Namely, the question of whether the proposal is legal, given that there is a prohibition on opening new selective schools.

The argument of campaigners and KCC is the scheme represents an extension of an existing school to meet a demand for selective places, caused largely by demographic factors.

But the argument is clearly finely balanced. KCC wanted to assure itself that its case was solid by engaging the services of a specialist education lawyer.

It will not disclose the lawyer's advice. In response to a Freedom of Information request, it said the advice (which cost £6,150) was confidential and it was not in the public interest to release it.

In doing so, however, it implicitly acknowledges the issue of legality is one over which there may be persuasive grounds on both sides.

The reply to our request stated "it would not be in the public interest for privileged legal advice to be revealed to a party who can then use that advice to further his or her own case. Releasing the advice would mean making it available to opponents of the annex scheme - effectively using public money to fund both sides of a potential judicial review, referral to the Secretary of State or to the Schools Adjudicator."

Clearly, the advice provided to KCC was that the case could be argued both ways and it would be a surprise if the advice the DfE is getting did not say the same.

Frustrating as it is for those supporting the plans, you can understand why the DfE is treading carefully.

Given that grammar schools still stir up political controversy, Mr Gove will want to ensure that any decision he takes is watertight and won't trigger any protracted legal wrangling.


The news that Thanet South MP Laura Sandys is to stand down at the next election has come as something of a surprise.

She is a well-regarded MP and judging by the reaction to her decision, considered to be highly diligent on behalf of her constituency.

It presents a tricky situation for the Conservatives, who will be acutely conscious of the speculation that Thanet South has been a seat that UKIP leader Nigel Farage may have his eye on.

Laura Sandys has never made any secret that she is on the pro-European wing of the party. It will be interesting to see whether local Conservatives opt for someone who veers in the other direction.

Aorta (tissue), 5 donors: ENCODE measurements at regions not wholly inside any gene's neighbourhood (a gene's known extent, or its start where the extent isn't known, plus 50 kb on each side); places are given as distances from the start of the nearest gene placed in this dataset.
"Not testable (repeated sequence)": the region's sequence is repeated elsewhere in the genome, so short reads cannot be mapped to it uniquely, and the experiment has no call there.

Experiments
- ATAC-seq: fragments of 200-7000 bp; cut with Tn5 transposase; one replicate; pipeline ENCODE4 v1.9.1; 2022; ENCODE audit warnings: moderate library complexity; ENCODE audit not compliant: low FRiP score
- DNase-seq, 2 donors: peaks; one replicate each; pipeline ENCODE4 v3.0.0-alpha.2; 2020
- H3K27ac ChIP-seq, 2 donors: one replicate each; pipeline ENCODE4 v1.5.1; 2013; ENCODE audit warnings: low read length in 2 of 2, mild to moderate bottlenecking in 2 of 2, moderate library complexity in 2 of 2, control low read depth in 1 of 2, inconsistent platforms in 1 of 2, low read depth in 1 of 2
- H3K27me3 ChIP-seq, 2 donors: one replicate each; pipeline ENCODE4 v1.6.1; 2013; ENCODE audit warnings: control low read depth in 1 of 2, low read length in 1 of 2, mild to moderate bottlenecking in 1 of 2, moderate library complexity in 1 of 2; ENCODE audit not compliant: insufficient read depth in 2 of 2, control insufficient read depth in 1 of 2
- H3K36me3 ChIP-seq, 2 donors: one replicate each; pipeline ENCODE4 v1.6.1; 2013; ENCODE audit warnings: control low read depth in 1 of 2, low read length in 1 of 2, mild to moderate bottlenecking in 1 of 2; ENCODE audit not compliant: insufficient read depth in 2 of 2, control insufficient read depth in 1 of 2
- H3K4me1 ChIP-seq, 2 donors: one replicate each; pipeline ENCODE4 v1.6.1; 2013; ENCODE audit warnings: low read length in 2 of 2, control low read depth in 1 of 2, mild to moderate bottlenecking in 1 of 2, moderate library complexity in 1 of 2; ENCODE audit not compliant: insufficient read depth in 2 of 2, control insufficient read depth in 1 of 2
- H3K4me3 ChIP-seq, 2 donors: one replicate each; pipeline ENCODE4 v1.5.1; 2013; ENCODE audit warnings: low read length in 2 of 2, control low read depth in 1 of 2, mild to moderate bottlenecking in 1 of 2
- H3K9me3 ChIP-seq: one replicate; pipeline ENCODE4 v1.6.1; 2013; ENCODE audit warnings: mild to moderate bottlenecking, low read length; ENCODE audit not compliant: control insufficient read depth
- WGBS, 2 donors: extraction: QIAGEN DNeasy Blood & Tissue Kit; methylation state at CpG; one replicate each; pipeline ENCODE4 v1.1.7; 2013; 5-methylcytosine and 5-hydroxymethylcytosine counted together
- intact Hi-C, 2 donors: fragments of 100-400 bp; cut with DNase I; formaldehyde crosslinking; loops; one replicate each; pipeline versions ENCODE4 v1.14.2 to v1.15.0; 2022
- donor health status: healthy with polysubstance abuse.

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Categories: Precept

Can the eleven plus really ever be tutor proof?

by Paul on Politics, by political editor Paul Francis Tuesday, March 19 2013


PROPOSALS for a shake-up of Kent's often divisive 11-plus came under the spotlight today (Tuesday) when county councillors discussed the outcome of a review by headteachers designed to get a consensus around possible changes.

The review was set up primarily to see if anything can be done to counter the widespread coaching culture that everyone - even the Conservative administration at KCC - now generally acknowledges is far too prevalent in Kent and has skewed the system so much in parts of west Kent that it can seem that only those who actually do have some kind of  private tuition are guaranteed a place.

KCC outlines changes to the eleven plus test>>>

Perhaps we should not be surprised that county councillors were a little pessimistic about the odds of countering the coaching culture, although most commended Kent County Council's efforts to try and level the playing field.

Education director Patrick Leeson said the reforms were not about a "new" test but a "better, more fit for purpose set of assessment materials." 

Cllr Mike Whiting explained that KCC recognised no test could be immune from coaching but "it was the right thing to do to make the test fairer for everyone."

Those most sceptical were the opposition parties. For Labour, Cllr Les Christie said he sympathised with the aims but said the idea that those with the means would find a way to improve the chances of their child passing. "People with the means will find a way round it."